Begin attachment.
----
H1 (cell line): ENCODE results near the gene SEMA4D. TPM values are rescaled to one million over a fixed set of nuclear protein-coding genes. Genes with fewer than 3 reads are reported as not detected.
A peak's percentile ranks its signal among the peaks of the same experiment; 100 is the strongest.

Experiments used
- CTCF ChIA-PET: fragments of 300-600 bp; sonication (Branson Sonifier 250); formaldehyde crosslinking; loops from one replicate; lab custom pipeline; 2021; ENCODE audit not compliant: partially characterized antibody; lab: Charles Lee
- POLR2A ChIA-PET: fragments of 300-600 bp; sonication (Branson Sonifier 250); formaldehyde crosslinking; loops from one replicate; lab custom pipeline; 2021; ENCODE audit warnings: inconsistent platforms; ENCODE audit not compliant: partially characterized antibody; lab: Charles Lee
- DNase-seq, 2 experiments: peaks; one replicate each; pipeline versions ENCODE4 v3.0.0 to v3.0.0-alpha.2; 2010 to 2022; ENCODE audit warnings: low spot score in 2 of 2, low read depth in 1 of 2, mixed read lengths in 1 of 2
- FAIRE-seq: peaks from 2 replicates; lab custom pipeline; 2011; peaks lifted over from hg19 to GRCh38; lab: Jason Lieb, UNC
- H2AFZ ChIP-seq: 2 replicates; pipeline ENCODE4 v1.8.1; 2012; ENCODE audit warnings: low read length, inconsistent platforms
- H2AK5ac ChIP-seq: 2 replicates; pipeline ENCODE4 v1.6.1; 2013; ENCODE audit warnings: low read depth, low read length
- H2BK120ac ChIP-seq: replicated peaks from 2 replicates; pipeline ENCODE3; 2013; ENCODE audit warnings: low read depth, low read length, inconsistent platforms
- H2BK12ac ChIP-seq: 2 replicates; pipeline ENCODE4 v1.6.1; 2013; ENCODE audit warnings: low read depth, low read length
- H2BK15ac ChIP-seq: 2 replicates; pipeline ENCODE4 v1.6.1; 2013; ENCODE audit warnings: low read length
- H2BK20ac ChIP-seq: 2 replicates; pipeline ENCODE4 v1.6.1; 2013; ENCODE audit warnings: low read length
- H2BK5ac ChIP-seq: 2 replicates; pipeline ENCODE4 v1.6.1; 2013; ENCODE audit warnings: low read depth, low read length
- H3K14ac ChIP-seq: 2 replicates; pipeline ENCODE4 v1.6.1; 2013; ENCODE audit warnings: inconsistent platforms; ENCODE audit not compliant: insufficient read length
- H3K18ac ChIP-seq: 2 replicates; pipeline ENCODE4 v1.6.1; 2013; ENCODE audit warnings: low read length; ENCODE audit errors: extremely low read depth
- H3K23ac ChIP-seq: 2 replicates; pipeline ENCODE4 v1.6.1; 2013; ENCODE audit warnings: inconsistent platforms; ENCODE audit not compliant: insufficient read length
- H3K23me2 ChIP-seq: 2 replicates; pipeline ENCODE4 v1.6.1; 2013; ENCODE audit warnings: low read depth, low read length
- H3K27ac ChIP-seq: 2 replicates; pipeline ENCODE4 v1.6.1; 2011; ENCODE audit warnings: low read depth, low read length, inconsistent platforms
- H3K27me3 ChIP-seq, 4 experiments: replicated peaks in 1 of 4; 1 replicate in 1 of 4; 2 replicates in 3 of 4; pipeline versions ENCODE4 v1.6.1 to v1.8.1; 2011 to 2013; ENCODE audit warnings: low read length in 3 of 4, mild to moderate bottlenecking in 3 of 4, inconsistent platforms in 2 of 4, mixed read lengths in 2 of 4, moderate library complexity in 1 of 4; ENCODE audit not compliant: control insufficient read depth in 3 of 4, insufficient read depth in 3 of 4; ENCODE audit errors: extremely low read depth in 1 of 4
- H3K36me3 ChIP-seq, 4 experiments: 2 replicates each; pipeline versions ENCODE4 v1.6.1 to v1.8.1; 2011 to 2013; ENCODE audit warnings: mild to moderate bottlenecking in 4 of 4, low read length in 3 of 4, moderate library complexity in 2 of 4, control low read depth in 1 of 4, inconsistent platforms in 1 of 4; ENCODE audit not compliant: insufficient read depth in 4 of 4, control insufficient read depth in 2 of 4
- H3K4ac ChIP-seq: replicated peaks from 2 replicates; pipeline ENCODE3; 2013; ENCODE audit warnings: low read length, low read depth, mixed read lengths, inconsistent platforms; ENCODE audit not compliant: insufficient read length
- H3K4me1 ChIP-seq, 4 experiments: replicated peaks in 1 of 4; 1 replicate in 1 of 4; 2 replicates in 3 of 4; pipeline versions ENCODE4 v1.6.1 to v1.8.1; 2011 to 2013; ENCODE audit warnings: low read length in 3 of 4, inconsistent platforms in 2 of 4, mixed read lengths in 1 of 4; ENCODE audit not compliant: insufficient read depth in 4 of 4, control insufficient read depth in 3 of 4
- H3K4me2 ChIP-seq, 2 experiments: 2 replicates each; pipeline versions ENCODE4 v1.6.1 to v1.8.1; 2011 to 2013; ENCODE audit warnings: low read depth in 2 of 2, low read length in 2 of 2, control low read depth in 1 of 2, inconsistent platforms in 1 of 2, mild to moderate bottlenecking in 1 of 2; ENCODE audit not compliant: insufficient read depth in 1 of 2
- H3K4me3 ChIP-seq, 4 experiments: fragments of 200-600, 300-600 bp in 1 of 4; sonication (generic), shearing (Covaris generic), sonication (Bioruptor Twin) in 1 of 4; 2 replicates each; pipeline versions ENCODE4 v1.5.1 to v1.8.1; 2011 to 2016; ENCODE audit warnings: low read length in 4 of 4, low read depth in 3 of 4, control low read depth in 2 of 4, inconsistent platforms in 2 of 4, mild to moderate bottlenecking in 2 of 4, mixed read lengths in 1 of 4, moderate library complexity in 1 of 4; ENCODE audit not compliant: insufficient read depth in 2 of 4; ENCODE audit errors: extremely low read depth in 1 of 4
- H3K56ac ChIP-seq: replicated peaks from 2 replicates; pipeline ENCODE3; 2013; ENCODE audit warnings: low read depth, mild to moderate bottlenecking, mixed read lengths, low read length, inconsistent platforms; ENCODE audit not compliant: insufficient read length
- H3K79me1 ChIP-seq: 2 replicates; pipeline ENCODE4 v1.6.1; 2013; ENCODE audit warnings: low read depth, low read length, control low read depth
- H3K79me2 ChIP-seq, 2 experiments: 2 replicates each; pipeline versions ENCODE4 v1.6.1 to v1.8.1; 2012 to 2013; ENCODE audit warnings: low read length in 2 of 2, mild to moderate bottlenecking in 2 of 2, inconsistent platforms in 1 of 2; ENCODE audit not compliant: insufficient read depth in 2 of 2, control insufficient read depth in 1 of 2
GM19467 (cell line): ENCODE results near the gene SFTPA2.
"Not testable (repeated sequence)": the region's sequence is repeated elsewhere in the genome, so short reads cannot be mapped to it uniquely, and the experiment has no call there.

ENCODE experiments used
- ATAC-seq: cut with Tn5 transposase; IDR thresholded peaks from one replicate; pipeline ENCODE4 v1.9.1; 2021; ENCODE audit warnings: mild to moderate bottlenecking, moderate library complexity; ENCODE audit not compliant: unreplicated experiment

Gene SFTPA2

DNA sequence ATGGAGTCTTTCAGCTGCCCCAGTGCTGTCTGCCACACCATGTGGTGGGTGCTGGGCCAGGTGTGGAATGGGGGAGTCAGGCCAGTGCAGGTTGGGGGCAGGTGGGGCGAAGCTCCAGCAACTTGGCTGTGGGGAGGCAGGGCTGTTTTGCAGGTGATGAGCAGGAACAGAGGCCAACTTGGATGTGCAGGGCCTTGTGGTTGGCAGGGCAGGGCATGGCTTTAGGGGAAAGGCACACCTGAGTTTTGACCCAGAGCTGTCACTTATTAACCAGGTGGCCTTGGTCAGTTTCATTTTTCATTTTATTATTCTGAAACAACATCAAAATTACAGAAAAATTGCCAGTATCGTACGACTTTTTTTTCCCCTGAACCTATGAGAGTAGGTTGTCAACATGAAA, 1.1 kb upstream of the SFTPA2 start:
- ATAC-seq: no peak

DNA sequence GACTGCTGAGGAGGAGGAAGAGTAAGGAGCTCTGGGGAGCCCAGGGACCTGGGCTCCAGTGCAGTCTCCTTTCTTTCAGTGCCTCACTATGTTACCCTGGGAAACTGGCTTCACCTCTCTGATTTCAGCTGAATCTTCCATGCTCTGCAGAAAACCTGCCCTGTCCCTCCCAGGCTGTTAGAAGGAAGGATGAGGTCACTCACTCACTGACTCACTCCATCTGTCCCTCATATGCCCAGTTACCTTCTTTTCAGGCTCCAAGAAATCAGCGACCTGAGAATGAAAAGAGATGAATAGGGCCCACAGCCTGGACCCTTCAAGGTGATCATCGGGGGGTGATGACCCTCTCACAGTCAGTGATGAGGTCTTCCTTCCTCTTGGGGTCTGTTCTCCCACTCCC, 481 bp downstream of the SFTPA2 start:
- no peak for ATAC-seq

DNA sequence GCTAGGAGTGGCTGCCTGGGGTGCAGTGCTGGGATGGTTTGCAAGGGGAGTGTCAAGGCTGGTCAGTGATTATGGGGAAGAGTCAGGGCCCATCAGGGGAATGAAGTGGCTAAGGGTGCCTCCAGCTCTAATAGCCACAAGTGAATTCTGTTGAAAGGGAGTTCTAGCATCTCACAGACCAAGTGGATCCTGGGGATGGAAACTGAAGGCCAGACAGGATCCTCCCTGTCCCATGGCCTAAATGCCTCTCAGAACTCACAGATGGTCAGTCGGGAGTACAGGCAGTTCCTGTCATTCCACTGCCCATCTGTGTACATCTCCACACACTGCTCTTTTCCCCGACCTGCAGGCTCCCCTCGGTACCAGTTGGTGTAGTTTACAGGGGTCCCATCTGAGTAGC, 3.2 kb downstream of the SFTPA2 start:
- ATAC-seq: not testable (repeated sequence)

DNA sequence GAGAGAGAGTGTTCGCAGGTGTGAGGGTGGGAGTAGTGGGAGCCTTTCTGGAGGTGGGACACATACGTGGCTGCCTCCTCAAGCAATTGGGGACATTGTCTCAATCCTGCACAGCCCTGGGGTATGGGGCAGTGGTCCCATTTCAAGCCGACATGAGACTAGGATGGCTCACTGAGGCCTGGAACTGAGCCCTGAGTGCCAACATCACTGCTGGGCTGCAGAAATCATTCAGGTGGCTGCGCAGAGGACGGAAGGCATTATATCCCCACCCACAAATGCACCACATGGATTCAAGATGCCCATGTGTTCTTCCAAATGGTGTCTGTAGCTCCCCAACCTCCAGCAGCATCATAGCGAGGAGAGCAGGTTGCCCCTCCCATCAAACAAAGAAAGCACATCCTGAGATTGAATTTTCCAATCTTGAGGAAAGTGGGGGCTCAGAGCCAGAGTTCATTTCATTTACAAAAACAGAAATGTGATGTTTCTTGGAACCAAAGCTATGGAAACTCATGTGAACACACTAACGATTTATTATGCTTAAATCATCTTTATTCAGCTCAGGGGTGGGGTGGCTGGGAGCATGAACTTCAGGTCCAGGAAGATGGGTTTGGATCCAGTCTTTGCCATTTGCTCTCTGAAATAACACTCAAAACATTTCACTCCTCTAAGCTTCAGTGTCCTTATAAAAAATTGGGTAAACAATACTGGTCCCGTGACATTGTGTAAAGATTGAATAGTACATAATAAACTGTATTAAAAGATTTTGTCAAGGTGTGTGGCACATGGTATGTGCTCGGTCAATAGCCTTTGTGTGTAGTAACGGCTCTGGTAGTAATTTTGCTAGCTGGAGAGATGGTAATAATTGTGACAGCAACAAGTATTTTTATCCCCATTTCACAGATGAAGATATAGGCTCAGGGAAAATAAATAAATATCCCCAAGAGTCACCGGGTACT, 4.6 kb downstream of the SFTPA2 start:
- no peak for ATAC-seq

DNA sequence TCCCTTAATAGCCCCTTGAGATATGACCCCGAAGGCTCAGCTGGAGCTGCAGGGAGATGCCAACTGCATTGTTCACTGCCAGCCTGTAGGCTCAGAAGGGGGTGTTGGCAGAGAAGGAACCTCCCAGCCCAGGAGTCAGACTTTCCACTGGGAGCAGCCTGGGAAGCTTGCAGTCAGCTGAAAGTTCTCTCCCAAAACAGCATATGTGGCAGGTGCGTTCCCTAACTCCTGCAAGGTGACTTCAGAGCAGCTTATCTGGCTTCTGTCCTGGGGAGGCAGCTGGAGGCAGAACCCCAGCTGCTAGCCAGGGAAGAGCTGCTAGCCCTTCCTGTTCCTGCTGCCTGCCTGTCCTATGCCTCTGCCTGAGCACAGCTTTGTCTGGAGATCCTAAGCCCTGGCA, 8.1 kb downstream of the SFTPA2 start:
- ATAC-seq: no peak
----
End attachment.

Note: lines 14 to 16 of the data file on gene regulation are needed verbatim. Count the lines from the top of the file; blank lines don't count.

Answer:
- H2BK5ac ChIP-seq: 2 replicates; pipeline ENCODE4 v1.6.1; 2013; ENCODE audit warnings: low read depth, low read length
- H3K14ac ChIP-seq: 2 replicates; pipeline ENCODE4 v1.6.1; 2013; ENCODE audit warnings: inconsistent platforms; ENCODE audit not compliant: insufficient read length
- H3K18ac ChIP-seq: 2 replicates; pipeline ENCODE4 v1.6.1; 2013; ENCODE audit warnings: low read length; ENCODE audit errors: extremely low read depth